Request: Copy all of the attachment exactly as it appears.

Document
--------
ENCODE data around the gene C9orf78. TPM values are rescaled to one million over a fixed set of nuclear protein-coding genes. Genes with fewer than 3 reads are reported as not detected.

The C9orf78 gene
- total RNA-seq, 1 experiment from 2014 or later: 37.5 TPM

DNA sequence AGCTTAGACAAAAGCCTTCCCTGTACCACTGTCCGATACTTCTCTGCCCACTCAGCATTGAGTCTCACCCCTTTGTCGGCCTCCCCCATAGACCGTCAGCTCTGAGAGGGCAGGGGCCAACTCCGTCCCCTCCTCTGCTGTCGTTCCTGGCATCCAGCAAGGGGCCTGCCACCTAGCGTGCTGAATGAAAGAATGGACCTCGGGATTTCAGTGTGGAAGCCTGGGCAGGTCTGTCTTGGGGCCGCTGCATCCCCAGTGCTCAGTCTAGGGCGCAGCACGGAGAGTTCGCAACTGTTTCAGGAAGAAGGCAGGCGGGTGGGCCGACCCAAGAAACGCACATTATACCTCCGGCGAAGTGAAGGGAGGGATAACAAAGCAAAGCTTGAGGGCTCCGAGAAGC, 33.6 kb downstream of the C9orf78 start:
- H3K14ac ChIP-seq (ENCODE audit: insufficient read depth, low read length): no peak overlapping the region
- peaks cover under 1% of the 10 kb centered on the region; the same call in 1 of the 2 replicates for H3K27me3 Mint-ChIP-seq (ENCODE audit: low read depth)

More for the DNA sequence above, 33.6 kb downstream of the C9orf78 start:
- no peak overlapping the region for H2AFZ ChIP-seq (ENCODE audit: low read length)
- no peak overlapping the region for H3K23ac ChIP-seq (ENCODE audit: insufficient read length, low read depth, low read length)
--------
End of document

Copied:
ENCODE data around the gene C9orf78. TPM values are rescaled to one million over a fixed set of nuclear protein-coding genes. Genes with fewer than 3 reads are reported as not detected.

The C9orf78 gene
- total RNA-seq, 1 experiment from 2014 or later: 37.5 TPM

DNA sequence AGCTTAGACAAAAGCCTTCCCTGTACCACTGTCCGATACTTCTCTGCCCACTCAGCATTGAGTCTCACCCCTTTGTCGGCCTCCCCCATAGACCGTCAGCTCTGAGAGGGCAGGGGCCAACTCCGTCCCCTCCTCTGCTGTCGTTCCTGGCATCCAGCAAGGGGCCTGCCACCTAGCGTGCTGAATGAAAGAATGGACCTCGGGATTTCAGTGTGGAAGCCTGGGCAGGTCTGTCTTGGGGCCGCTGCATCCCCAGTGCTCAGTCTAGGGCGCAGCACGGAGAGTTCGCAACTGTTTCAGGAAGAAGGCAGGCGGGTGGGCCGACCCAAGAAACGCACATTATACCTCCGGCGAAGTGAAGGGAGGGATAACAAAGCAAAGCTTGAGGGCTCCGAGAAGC, 33.6 kb downstream of the C9orf78 start:
- H3K14ac ChIP-seq (ENCODE audit: insufficient read depth, low read length): no peak overlapping the region
- peaks cover under 1% of the 10 kb centered on the region; the same call in 1 of the 2 replicates for H3K27me3 Mint-ChIP-seq (ENCODE audit: low read depth)

More for the DNA sequence above, 33.6 kb downstream of the C9orf78 start:
- no peak overlapping the region for H2AFZ ChIP-seq (ENCODE audit: low read length)
- no peak overlapping the region for H3K23ac ChIP-seq (ENCODE audit: insufficient read length, low read depth, low read length)